How to Get Ready for a Mortgage | money

Get a baseball figure

One of the first things you should do is have a realistic idea of ​​how much you’re likely to be able to borrow so you can see if it’s worth continuing. This essentially depends on three factors: your income, your expenses and the amount of deposit you want to deposit.

There are many mortgage affordability calculators online that can give you an idea of ​​the amount of loan you can possibly get. The government-supported MoneyHelper website has aas well as many banks, mortgage brokers and comparison sites.

When you apply, the lender performs a detailed affordability check to find out what you can repay based on your income and spending obligations. Lenders are also currently required to “stress test” your ability to repay if interest rates rise or your circumstances change fundamentally, e.g. B. if you are laid off or have a baby.

Check your credit file…

Before applying for a mortgage, check your records with one, or ideally all three, of the main credit reporting agencies: Equifax, Experian, and TransUnion. This alerts you to issues that could result in you being rejected or being offered a less competitive mortgage rate, such as: B. Failure of your file in relation to a missed payment. In some cases, you may be able to resolve these before applying for a home loan, after which the lender will conduct their own check.

Make sure your records are accurate and up to date, and dispute anything you disagree with. A Correction Notice allows you to explain specific circumstances behind previous arrears or omissions, such as: B. a period of illness.

The agencies usually offer various free and paid options to check your creditworthiness or score. For example subscribing to credit karma You can check your TransUnion score for free on the website.

…and keep it in order

Before applying for a mortgage, keep a close eye on your credit rating. During this time, try to avoid applying for other forms of credit, such as loans or overdrafts, if possible, as this could deter a mortgage lender.

Also, try to steer clear of “buy now, pay later” offers when shopping, as this is a form of credit that is well worth it increasingly appear in people’s files.

Payday loans are bad news – some mortgage lenders will turn you down if you’ve had one in the last 12 months.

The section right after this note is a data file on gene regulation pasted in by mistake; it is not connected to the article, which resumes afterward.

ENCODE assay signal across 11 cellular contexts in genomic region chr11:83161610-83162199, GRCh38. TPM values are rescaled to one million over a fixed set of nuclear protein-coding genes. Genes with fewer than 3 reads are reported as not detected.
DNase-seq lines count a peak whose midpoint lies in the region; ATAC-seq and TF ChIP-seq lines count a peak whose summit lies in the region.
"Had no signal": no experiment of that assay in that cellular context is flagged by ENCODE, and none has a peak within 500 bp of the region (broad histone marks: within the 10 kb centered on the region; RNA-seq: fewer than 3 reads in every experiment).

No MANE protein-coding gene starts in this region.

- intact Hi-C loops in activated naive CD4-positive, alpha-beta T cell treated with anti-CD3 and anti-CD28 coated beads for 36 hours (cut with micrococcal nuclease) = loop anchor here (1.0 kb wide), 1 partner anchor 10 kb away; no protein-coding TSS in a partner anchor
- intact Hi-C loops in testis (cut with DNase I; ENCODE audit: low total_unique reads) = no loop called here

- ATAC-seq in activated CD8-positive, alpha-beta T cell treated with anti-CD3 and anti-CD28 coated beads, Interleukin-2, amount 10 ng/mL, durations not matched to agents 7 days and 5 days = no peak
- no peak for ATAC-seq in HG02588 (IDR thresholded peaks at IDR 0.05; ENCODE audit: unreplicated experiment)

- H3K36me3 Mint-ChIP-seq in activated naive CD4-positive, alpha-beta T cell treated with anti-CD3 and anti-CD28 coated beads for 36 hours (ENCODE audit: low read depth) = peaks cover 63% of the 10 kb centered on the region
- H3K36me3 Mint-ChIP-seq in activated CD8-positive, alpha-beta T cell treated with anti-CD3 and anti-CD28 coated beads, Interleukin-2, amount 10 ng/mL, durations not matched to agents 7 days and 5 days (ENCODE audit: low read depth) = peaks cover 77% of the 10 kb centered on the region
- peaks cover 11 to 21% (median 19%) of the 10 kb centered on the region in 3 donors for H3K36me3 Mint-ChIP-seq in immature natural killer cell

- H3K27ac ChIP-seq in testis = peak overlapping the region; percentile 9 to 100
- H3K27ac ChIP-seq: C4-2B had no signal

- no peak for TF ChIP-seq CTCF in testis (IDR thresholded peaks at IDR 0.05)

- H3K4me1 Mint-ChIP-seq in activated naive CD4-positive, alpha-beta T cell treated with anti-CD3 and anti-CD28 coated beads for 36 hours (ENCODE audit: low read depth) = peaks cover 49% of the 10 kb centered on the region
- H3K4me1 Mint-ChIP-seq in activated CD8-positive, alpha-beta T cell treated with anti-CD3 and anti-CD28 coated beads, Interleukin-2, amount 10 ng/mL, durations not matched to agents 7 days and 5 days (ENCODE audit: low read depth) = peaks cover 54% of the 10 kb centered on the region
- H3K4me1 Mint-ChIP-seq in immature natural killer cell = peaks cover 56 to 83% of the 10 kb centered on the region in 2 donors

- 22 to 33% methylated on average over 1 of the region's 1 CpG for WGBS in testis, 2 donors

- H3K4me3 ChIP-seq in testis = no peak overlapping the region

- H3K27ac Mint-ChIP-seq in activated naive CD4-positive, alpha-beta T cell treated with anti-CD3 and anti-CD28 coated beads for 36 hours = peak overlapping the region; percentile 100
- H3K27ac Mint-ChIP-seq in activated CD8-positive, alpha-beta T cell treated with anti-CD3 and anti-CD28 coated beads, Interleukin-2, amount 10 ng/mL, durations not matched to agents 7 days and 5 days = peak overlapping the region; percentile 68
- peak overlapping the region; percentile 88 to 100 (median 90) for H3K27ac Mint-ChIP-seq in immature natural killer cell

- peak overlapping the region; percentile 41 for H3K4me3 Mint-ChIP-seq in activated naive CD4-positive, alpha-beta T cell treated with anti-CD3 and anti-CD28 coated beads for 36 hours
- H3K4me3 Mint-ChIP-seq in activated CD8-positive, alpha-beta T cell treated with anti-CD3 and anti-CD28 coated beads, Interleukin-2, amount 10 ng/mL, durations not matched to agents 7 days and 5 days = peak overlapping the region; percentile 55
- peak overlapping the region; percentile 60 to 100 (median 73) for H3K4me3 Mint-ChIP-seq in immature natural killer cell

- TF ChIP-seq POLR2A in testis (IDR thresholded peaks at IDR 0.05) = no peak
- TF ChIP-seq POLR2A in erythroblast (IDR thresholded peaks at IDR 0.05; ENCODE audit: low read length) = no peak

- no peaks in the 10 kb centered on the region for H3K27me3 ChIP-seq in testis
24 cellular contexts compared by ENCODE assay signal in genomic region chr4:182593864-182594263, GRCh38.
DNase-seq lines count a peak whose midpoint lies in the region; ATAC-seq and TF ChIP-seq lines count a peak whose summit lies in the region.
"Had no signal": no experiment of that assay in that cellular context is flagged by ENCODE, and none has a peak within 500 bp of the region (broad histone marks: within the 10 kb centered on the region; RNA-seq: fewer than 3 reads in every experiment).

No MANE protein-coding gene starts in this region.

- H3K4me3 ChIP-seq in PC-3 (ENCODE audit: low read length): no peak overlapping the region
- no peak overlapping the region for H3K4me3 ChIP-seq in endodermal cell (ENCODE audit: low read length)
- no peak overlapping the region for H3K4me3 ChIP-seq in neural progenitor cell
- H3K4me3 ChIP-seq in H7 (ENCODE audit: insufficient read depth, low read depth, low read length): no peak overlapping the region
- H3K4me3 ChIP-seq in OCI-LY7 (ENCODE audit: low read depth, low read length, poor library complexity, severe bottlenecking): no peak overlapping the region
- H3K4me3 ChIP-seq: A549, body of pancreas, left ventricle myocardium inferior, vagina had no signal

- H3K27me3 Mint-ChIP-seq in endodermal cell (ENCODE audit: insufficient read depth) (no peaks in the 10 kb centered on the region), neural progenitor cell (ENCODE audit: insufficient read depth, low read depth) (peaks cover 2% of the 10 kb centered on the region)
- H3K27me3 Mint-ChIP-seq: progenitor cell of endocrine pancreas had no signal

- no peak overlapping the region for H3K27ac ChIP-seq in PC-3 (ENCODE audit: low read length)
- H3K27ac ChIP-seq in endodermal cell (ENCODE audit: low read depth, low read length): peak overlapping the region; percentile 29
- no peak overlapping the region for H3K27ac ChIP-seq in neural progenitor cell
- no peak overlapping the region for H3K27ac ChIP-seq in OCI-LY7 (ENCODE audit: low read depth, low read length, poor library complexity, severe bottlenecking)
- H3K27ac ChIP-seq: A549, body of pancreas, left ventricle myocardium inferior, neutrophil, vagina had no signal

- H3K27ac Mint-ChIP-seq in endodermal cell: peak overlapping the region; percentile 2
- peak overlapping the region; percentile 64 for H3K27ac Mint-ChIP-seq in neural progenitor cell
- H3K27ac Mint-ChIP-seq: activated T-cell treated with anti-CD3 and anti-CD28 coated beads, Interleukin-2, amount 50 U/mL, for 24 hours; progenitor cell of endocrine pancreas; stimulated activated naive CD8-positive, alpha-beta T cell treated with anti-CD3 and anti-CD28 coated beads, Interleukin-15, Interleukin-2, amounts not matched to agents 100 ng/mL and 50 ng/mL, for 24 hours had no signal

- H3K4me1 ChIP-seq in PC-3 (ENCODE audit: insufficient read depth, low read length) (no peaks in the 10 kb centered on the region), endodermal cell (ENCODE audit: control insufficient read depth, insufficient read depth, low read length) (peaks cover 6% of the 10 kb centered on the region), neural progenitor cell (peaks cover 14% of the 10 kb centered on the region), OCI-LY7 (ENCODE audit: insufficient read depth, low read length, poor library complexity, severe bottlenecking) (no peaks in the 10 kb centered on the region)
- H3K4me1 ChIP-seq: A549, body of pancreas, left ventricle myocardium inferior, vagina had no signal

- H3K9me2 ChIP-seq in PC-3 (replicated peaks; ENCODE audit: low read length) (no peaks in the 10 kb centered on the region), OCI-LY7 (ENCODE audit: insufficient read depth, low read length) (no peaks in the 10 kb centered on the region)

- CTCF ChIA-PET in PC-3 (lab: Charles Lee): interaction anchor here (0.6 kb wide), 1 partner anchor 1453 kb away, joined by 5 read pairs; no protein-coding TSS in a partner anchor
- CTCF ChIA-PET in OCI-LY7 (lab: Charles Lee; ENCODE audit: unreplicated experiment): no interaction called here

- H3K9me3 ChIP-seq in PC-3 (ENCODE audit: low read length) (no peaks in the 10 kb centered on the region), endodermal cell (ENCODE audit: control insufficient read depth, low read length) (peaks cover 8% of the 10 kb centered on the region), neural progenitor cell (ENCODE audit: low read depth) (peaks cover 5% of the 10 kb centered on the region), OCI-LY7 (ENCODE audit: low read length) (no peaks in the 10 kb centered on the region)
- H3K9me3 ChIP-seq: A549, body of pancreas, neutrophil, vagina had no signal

Check your bank statements

A mortgage lender typically insists on looking at bank statements for the past three months as part of their affordability checks, says Nick Mendes of mortgage broker John Charcol. The lender will go through them with a fine-toothed comb to verify that you are financially sound and can afford the repayments. So there’s a strong case for cutting back on your spending and reducing or eliminating overdrafts.

“In the months leading up to the application, it’s worth tightening your belt” says the website MoneySavingExpert.com.

That might mean forgoing the non-essential extras that show up on a bank statement, like rounds at the pub, take-out meals, and expensive coffees. You might want to go further and give up things like regular payments to Netflix, Spotify, and the like.

Check your details carefully. Are you paying for things you no longer use or need, or that you can get cheaper elsewhere, like cell phone insurance you bought years ago? If so, drop them.

Familiarize yourself with “income multipliers”.

Traditionally, the typical maximum someone can borrow is four and a half times their annual income. This is called the income multiplier.

If this is lower than you’d like, the good news is that some lenders have started offering higher income multipliers as house prices have skyrocketed in recent years. Halifax and Barclays are among those boosting income by 5.5x for high-earning borrowers. The mortgage bank Habito goes up to seven times the salary in some cases. Meanwhile, a new lender named Perenna plans to issue mortgages for up to six times salary and is inviting people to join its waiting list.

Increase your deposit

One of the most difficult tasks for aspiring homeowners is building up a deposit — it can take years. Halifax said in January that the average first time buyer deposit in the UK in 2021 was almost £54,000 and represented 20% of the purchase price.

There are now more mortgages that require only a 5% down payment than when the pandemic started. But if there’s a way to save more than 5%, it opens the door to a wider choice of deals and lower interest rates. Currently, for example, fixed-rate mortgages where you borrow 90% of the property’s value are typically about 0.4 to 0.5 percentage points cheaper than those where you borrow 95%.

Some buyers can top up their down payment by reaching out to “mom and dad’s bank” or other family members or friends for help.

Get government help

The life that Isa lets you save for a first home costs up to £450,000. You can save up to £4,000 each year until you turn 50, and the Government adds a 25% bonus to your savings, up to a maximum of £1,000 a year. To open one, you must be between the ages of 18 and 39.

In the meantime you can no longer open new ones Help buying Isabut if you already have one, you can deposit up to £200 a month and the Government will add 25% (up to £3,000) to your savings when you buy your first home.

Register to vote

Make sure you are on the electoral roll with your current address. Lenders use it to validate who you are. Not being there might cause some to reject you.

Think of a broker

With so many deals to choose from, some homebuyers may feel like they need someone to hold their hand. A mortgage broker can research the market and help you find an offer that’s right for you. It’s probably a good idea to use one if, for example, you’ve had credit problems in the past or your job or financial situation isn’t easy. There are a number of mortgage brokers who offer advice free of charge, including London & Country (L&C).

Comments are closed.